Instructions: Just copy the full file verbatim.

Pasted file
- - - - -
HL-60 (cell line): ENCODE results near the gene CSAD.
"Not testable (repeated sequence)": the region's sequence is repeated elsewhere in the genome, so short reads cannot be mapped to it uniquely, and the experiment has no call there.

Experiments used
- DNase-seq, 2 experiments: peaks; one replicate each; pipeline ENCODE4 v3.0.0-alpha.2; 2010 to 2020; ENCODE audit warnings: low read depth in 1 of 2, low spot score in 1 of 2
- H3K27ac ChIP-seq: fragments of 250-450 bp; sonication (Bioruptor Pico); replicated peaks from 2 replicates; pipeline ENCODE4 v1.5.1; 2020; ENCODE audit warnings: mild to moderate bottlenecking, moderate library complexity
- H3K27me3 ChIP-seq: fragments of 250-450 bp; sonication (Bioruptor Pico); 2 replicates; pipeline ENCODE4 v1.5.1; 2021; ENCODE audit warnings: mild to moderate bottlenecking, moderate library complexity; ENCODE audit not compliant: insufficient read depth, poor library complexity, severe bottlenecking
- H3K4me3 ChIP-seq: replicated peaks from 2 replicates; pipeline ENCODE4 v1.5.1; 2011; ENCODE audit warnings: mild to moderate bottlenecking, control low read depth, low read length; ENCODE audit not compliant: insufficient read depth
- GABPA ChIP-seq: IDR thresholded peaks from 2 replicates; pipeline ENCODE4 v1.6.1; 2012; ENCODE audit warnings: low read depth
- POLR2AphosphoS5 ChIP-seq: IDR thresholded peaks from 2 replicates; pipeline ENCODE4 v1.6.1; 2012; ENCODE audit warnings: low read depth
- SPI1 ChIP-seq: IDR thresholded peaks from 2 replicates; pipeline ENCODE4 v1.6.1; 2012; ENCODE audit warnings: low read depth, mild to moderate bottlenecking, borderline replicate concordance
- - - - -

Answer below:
HL-60 (cell line): ENCODE results near the gene CSAD.
"Not testable (repeated sequence)": the region's sequence is repeated elsewhere in the genome, so short reads cannot be mapped to it uniquely, and the experiment has no call there.

Experiments used
- DNase-seq, 2 experiments: peaks; one replicate each; pipeline ENCODE4 v3.0.0-alpha.2; 2010 to 2020; ENCODE audit warnings: low read depth in 1 of 2, low spot score in 1 of 2
- H3K27ac ChIP-seq: fragments of 250-450 bp; sonication (Bioruptor Pico); replicated peaks from 2 replicates; pipeline ENCODE4 v1.5.1; 2020; ENCODE audit warnings: mild to moderate bottlenecking, moderate library complexity
- H3K27me3 ChIP-seq: fragments of 250-450 bp; sonication (Bioruptor Pico); 2 replicates; pipeline ENCODE4 v1.5.1; 2021; ENCODE audit warnings: mild to moderate bottlenecking, moderate library complexity; ENCODE audit not compliant: insufficient read depth, poor library complexity, severe bottlenecking
- H3K4me3 ChIP-seq: replicated peaks from 2 replicates; pipeline ENCODE4 v1.5.1; 2011; ENCODE audit warnings: mild to moderate bottlenecking, control low read depth, low read length; ENCODE audit not compliant: insufficient read depth
- GABPA ChIP-seq: IDR thresholded peaks from 2 replicates; pipeline ENCODE4 v1.6.1; 2012; ENCODE audit warnings: low read depth
- POLR2AphosphoS5 ChIP-seq: IDR thresholded peaks from 2 replicates; pipeline ENCODE4 v1.6.1; 2012; ENCODE audit warnings: low read depth
- SPI1 ChIP-seq: IDR thresholded peaks from 2 replicates; pipeline ENCODE4 v1.6.1; 2012; ENCODE audit warnings: low read depth, mild to moderate bottlenecking, borderline replicate concordance